Wednesday, July 10, 2013


I'm here to tell you I have never read Macbeth.

And bam!  Here it is in next year's book for my eleventh and twelfth graders.

I'm liking it.  I've never taught Shakespeare.

In five years of teaching, I've never had a Shakespeare play put in my curriculum.

In five years of teaching, I've had to renew my license without ever teaching Shakespeare....

So, my palms are a little sweaty.  I'm looking down at the dirt and tilting one foot.  I'm a little shy on the idea.

So, I take out my text and read.  I find resources online and consider which resources are useful to the kids and which resources sound like a thirty-nine year old chubby lady trying to make Shakespeare cool and hip. Maybe I'll go for the meaningful.

And I take out my text and read again.

And I remember my Shakespeare 314 and Brit Lit 200.  This is why I became an English teacher.  I remember sitting across from Tina Mar and Kurt in our tiny classroom and trying to figure it out while Dr. Drake asked just the right questions.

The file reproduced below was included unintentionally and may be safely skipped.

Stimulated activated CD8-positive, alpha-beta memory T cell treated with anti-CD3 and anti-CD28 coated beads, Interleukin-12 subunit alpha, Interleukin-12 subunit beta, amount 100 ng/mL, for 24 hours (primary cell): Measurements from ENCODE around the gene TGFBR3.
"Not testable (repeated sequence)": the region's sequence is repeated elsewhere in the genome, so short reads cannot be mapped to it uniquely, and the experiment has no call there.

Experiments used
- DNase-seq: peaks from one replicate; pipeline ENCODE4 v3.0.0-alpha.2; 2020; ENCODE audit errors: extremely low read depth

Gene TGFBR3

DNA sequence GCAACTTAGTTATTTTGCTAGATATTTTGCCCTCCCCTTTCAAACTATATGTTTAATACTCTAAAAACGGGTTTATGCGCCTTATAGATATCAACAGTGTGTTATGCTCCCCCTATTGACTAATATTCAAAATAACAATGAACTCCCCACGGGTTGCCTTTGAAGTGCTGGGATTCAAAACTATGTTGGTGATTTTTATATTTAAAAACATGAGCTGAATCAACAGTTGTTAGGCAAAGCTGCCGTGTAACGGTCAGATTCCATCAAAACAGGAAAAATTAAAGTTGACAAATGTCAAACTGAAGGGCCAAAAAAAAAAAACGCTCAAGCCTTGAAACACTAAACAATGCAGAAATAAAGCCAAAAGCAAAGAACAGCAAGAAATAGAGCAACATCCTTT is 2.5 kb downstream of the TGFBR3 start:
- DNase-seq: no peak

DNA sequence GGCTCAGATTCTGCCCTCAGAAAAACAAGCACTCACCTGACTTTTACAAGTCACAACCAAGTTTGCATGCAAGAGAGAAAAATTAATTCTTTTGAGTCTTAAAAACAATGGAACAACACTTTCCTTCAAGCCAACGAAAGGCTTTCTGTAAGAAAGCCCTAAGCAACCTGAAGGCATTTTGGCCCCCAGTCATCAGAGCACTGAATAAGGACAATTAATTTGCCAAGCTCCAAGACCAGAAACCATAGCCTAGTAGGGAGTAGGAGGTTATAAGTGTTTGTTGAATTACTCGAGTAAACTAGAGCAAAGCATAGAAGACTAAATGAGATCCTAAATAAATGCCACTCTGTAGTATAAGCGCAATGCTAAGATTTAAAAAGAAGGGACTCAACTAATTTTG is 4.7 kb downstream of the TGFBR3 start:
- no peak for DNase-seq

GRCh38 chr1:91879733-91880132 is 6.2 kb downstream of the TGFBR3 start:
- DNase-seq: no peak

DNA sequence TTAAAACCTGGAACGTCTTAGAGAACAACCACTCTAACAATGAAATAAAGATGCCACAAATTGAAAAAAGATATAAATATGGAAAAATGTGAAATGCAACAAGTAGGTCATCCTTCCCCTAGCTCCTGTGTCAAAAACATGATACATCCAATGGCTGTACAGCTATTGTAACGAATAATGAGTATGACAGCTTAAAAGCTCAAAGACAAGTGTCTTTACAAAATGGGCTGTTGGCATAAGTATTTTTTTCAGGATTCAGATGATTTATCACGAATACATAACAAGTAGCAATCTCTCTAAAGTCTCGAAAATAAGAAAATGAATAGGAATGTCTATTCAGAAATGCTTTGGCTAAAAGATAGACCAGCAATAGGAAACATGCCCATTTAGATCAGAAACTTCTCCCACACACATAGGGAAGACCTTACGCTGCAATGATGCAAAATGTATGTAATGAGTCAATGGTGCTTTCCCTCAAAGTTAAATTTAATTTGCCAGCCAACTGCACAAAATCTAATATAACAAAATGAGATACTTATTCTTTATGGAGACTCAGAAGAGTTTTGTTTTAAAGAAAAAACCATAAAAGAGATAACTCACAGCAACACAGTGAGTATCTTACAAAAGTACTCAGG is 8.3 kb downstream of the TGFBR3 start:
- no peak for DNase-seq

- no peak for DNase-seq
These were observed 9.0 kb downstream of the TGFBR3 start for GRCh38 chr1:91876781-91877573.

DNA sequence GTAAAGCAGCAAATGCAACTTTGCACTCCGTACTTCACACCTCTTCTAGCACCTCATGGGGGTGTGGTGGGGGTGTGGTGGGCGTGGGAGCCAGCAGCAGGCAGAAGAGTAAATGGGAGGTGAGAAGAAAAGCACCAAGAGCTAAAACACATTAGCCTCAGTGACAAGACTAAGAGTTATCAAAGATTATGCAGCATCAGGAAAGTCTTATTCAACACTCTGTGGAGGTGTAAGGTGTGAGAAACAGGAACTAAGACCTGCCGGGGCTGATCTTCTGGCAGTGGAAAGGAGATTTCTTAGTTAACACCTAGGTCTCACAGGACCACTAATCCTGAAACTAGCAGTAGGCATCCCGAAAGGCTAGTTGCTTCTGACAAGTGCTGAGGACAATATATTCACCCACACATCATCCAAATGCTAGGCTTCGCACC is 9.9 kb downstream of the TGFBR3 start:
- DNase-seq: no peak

And even so, this is the first time I've ever read Macbeth.  But alas, it will be the second time I read Macbeth when I read it with my senior high this fall!

1 comment:

EDK said...

Ah, Shakespeare. Was there really ever a Shakespeare? I have read that the works attributed to Shakespeare are like the Bible - written by assorted scholars of the time. Whatever, some of the works are fabulous if you can get past the language and the references only understood in the context of the times. I don't find them easy, light reading. It takes work, concentration, and sometimes research to really GET it. And then I suspect we loose a lot of the meaning just because of the context since we all tend to carry around our own context that we apply to our reading. Still, I have no doubt you'll do a superb job of introducing your students to Macbeth - just bubble and toil and all will work out.